Recognizing red flags or precaution with a screening process for further treatment is possible already after the first course week in the Maitland Concept!
One of the most important things in teaching the Maitland Concept is that the students will be able to transfer what they learned to the clinical ground in their daily practice.
At the end of the first course week I always tell my participants, that they now are the specialists of the lumbar spine and “experts” in detecting important precautions or contraindications. One key aspect of the physical examination is an exact neurological examination with testing the sensitivity, muscles innervation and reflexes.
And so in Warsaw, at the very start of the second course week, one participant – Tomasz Waraksa-came to me and told a story of one of his patient. In my opinion this is a good story to share with all participants, to highlight the importance of conducting a thorough neurological examination with your patients, when indicated.
Here it is:
26 years old patient came to the clinic with tingling sensation along his left lower limb. Symptoms occured more than six months earlier without any clear onset. Patient was reffered to the physiotherapist by the orthopaedic specialist with diagnosis of the discopathy on L5/S1 (?) level.
1. Main problem.
Patient’s main problem was a sensation of tingling along the lateral surface of his left lower limb (from hip down to the ankle). Patient also reported, that sometimes he wouldn’t feel his left foot eg. during changing gears on a motorbike. He also reported about problems with strength and precision in his left hand. Symptoms in the foot and hand weren’t constant, but very often appear together.
2. Body chart.
Pins and needles – ? (more like tingling)
Unsure gait – √
Vision – √
Dizziness – √
Urination/Defecation – needs to spend more time for urination than usually.
No night problems.
In the morning symptoms increased, but after several steps usually disappeared.
Sitting with bend legs increased symptoms (extension decreased symptoms).
First symptoms (tingling L thigh and problems with L hand ) occured during autumn 2017. They weren’t constant, but episodic.
5. Special questions.
01.08.2015 – car accident – L thigh fracture (scar on the L thigh lateral surface); without any CNS damage.
Few months earlier during working patient cut his upper limb along the L hand and wrist – suspicion of median nerve damage.
Patient had been waiting for MRI (lumbar spine) and EMG (left hand).
1. Present Pain.
Feeling of tingling of the left lower limb (hipankle).
Pelvis correction ↓anterior tilt √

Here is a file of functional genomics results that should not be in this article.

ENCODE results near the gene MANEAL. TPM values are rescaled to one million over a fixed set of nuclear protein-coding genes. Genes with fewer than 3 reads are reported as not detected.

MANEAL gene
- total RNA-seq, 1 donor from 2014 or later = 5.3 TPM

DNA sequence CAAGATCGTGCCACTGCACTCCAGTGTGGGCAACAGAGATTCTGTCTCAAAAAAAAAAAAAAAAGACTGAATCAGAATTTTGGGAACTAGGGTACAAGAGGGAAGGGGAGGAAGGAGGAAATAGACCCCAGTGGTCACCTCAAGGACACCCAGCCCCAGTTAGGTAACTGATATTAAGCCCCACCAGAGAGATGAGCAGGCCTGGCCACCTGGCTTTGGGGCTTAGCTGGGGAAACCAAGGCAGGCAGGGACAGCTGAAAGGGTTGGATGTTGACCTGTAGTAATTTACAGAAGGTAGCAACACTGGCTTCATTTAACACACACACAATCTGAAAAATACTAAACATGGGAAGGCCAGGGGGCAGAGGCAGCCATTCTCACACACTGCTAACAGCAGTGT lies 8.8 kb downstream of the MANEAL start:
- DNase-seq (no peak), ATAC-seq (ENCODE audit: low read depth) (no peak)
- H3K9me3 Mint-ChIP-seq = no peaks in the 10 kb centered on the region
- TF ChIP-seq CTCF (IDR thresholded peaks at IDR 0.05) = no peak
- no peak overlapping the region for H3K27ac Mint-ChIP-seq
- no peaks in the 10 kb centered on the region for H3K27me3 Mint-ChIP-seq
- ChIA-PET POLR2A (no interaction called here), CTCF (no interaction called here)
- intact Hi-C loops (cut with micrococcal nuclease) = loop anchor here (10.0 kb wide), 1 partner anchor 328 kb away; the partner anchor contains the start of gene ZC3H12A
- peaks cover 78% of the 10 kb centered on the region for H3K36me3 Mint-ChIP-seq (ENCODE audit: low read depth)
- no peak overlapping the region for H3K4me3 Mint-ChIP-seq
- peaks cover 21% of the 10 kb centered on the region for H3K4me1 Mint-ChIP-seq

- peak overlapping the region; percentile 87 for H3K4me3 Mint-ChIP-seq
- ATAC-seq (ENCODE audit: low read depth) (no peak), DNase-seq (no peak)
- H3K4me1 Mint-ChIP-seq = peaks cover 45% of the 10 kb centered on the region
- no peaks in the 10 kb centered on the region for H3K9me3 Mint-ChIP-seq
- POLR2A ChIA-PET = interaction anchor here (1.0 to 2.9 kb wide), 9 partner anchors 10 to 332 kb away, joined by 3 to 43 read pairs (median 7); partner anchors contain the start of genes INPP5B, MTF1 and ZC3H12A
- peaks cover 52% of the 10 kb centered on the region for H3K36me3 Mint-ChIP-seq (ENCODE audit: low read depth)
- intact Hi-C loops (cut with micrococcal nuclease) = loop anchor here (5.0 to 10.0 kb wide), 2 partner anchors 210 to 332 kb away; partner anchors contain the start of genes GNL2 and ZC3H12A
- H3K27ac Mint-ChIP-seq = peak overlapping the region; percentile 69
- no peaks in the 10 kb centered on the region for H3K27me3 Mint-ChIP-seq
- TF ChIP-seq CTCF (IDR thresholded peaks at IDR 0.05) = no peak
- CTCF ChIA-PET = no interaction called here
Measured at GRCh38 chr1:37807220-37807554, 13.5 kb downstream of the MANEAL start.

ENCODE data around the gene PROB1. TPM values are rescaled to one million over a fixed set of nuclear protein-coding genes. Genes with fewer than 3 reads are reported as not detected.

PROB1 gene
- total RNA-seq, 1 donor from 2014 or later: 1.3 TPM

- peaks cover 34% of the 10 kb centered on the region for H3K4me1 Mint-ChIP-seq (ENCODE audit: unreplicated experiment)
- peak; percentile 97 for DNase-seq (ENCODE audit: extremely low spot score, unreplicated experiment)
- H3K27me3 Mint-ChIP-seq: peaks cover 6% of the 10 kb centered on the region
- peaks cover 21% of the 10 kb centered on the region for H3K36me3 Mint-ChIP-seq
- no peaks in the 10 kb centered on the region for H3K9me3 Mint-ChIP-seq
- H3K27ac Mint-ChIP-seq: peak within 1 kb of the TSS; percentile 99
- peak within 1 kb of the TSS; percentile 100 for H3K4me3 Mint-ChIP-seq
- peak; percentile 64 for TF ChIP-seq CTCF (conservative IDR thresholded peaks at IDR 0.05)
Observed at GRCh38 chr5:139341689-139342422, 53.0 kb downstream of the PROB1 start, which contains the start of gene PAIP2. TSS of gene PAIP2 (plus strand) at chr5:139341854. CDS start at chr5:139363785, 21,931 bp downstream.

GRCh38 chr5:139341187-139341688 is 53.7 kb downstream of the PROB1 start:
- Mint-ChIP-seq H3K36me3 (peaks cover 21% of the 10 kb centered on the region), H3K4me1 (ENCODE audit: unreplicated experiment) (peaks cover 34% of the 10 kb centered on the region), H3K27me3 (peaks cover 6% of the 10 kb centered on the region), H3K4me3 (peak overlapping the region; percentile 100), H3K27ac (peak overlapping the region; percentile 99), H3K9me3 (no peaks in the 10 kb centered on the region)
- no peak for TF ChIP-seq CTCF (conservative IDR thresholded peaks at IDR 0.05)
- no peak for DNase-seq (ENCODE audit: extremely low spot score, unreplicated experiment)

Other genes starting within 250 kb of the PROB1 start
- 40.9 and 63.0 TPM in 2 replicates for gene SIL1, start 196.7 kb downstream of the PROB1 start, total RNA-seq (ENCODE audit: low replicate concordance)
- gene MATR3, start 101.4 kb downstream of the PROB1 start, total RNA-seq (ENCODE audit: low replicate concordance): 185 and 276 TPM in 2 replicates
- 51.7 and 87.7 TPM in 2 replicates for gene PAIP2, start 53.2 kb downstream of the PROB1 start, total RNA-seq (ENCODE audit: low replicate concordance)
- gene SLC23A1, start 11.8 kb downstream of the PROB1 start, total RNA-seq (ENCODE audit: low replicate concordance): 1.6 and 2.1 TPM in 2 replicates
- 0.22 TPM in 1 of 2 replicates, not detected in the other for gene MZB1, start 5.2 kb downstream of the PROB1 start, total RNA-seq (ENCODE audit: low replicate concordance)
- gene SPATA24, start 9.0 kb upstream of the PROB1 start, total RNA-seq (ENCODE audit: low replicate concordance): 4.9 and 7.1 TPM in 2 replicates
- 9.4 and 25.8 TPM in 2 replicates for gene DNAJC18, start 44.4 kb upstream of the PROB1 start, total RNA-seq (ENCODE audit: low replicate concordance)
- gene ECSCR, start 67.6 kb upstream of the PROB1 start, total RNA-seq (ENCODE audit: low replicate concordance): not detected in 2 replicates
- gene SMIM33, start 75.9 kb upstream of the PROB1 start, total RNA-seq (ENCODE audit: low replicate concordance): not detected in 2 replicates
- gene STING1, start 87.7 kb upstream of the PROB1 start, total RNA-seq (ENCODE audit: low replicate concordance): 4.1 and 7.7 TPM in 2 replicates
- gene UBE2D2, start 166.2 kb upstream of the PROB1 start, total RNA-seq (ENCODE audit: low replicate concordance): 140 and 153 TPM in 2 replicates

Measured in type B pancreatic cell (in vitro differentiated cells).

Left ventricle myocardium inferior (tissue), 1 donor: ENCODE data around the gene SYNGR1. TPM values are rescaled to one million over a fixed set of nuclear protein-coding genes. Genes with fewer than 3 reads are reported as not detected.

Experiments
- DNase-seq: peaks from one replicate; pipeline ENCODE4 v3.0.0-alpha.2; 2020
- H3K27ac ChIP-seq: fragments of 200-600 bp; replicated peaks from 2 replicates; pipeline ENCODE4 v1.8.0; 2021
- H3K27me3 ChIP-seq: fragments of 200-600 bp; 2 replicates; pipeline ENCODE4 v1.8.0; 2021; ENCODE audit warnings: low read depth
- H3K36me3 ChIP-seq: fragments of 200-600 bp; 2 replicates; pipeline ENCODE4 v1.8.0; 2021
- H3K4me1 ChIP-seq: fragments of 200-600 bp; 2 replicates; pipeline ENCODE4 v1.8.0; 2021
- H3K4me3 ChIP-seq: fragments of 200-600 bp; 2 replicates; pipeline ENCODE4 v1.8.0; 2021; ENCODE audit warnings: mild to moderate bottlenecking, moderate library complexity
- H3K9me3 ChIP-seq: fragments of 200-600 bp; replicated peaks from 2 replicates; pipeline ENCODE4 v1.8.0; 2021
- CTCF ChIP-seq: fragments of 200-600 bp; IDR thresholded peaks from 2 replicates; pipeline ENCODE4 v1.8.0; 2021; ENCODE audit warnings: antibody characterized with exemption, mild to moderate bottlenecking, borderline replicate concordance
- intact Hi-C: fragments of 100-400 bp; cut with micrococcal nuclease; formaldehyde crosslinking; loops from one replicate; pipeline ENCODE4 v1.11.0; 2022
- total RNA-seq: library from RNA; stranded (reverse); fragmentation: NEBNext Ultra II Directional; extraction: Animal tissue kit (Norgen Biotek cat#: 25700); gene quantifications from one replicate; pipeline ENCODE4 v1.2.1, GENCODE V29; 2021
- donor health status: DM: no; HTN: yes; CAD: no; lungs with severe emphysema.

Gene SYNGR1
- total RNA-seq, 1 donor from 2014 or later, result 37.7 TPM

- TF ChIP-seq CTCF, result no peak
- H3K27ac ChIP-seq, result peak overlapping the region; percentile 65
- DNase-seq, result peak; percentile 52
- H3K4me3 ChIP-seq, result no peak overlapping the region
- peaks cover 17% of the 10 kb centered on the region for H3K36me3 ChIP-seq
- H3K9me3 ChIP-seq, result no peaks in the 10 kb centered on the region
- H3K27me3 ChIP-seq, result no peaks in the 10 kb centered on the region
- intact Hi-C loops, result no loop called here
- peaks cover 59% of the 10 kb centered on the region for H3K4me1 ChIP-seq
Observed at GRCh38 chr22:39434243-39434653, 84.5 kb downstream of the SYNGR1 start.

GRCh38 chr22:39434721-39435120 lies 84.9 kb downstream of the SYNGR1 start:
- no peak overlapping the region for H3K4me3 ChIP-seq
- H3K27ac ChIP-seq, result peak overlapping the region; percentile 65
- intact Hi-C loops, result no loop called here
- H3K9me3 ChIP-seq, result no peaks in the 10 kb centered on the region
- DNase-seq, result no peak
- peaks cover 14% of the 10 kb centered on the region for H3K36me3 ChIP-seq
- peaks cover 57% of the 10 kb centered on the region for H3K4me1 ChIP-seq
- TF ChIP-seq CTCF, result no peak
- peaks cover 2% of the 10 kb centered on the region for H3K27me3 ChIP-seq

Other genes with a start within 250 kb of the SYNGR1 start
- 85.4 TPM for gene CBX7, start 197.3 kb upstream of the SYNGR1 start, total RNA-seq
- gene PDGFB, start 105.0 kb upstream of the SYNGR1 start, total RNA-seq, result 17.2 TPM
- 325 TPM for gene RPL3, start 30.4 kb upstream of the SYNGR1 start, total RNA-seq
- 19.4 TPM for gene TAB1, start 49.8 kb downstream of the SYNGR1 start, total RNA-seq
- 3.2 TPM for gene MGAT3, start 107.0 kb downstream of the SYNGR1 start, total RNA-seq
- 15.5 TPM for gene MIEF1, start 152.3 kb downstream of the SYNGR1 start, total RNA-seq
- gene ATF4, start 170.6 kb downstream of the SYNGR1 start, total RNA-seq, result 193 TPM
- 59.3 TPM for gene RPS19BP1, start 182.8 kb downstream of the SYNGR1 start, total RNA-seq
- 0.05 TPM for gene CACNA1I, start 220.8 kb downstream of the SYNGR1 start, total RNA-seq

Weight bearing correction to R √
L-S shift to R √
3. Active movements
Lx FFD (touch the floor) √
Lx E √
Lx ROT L √
Lx ROT R √
Lx LAT FL L √
Lx LAT FL R √
4. Neurological examination
Superficial sensitivity – dysesthesia in all dermatomes from the L costal arch to the L ankle (patient didn’t feel that he had been touched). Patient reported that on the R lower limb he felt 100% and on the L 30%.
Deep sensitivity (mirror test) – failed in the L foot.
Babinski reflex – present on the L; R √.
Reflexes (assessed on the 2nd appointment)
Biceps ++ ++
Triceps ++ ++
Brachioradialis* ++ ++
Quadriceps ++ ++
Achilles ++ ++
*Jacobson Reflex present during Brachioradialis reflex
PT referred patient to the neurologist. During hospitalization further medical screening was done:
– Brain MRI
Changes in the right parietal lobe (cortical and subcortical). Right lateral ventricle was enlarged.
– Lumbar spine MRI
Herniated/disc bulging to the central and left side on the L5-S1 level.
– Angio CT
R ICA narrowed to 3 mm (L ICA 6 mm).
Note: There is no clear diagnosis yet. Specialists suspects thrombophilia/rheumatoid origins/Moyamoya disease.
Even though a lot of cases of spinal pain are described as non-specific and benign it is recommended by most guidelines that screening for serious pathologies are essential steps of your examination process. To assist in this process, red flags screening is recommended for identifying patient with serious medical condition. Referring every patient with a single red flag for further investigation is not practical and would lead to increases costs. Therefore, the decision to refer is much more complex and requires that subjective and objective physical findings are integrated into clinical reasoning process.
“Hence the importance of a proper C/O and P/E – connecting facts, thinking in hypothesis categories, and not only relying on the medical diagnosis.
It takes courage to tell the patient in the eye: “Well, maybe it would be better if another specialist assessed you as well.” But this is no sign of weakness! In fact, that’s the only fair thing we can do for such patient.
This case from a participant of a Maitland course highlights the essential role that all clinicians play in the role of screening for serious pathologies. The interpretation of these clusters of subjective and physical examination findings may lead to refer for further medical investigation.
Special thanks to Tomasz Waraksa/ participant of Level1 in Warsaw